When Roshen, a 16-year-old Uighur girl from northern China, is sent away for a year to work at the Hubei Work Wear Company, a factory in the south, she faces cultural, societal, physical, and psychological challenges far beyond her worst nightmares.
Roshen is proud to be Uighur, an ethnically Turkic enclave with its own language, customs, and culture apart from China’s and whom the Chinese government mistrusts. Before she leaves, Roshen’s beloved, Ahmat, gives her a white jade pendant as a symbol of his faithfulness. Hoping for possible email exchanges, they create secret codes, so as not to arouse governmental suspicion. On route to the factory, Roshen meets Ushi, the cruel Chinese matron who favors the Chinese girls and forbids the Uighur girls to speak their native language—they must only speak Mandarin. Forced to work long and to avoid food the Uighur can’t possibly eat, Roshen bonds with her co-workers, including Mikay, the most outspoken, Zuwida, the most fragile, and Hawa, perhaps the most misunderstood. It is through these friendships that the story engages the most. Roshen’s perseverance sears as she struggles to preserve her sanity and her heritage by remembering and secretly writing Uighur poems in her notebook. The Chinese and Uighur girls’ divisiveness feels familiar when cultures clash. A senior editor at Radio Free Asia contributes an afterword providing context.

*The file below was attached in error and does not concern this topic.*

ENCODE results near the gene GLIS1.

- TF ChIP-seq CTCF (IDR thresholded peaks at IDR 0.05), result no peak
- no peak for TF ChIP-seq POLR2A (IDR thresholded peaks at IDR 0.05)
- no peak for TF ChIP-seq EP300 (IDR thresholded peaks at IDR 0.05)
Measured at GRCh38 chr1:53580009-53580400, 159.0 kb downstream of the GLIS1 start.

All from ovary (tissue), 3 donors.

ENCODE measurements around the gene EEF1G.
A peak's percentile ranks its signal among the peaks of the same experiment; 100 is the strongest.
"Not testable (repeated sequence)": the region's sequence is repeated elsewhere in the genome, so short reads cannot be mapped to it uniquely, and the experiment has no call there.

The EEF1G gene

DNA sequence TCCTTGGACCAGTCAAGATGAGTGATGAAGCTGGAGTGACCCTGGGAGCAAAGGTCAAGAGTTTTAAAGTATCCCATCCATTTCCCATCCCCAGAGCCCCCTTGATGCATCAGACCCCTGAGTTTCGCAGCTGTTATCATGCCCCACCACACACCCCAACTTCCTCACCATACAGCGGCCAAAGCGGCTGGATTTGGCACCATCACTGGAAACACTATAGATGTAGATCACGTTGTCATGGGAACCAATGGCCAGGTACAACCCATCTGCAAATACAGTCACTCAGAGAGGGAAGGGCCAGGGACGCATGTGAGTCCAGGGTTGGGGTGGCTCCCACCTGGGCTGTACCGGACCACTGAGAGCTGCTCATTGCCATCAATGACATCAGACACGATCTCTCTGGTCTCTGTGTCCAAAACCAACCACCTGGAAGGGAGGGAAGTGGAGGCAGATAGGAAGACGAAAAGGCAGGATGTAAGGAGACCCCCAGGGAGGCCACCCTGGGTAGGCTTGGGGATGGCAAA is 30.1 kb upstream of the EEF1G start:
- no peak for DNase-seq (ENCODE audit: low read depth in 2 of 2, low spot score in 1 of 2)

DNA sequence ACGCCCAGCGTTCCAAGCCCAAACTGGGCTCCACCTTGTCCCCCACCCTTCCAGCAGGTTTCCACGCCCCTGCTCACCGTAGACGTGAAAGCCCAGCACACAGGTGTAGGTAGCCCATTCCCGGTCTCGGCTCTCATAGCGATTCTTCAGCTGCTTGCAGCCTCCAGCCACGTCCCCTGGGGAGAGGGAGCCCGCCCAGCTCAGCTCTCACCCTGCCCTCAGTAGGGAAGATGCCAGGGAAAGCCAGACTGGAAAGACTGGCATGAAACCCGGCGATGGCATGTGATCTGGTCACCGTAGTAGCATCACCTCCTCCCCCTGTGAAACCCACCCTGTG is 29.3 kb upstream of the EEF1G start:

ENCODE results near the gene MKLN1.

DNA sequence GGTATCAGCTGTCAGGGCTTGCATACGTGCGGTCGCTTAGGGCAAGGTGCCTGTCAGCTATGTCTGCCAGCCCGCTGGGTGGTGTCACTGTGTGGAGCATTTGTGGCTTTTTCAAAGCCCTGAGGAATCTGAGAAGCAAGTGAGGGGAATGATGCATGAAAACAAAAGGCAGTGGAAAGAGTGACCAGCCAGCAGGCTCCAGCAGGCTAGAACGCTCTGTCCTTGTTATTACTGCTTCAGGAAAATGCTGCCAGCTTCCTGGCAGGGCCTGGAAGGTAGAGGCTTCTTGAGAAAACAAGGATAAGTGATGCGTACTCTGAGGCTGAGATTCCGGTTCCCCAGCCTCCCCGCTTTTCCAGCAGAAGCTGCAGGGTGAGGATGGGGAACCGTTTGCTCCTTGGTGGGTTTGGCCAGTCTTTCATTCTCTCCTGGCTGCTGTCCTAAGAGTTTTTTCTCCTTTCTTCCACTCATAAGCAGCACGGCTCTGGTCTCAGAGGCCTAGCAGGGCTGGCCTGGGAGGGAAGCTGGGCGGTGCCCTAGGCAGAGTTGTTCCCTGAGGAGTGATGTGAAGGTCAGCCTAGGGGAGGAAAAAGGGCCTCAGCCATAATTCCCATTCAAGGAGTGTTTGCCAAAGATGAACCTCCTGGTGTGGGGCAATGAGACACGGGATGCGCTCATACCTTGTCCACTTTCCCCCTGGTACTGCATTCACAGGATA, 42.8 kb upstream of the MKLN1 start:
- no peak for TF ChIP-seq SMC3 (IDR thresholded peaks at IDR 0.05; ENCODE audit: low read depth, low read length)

A thought-provoking look at oppression and the power of words from a viewpoint not often heard. (author's note) (Fiction. 14-18)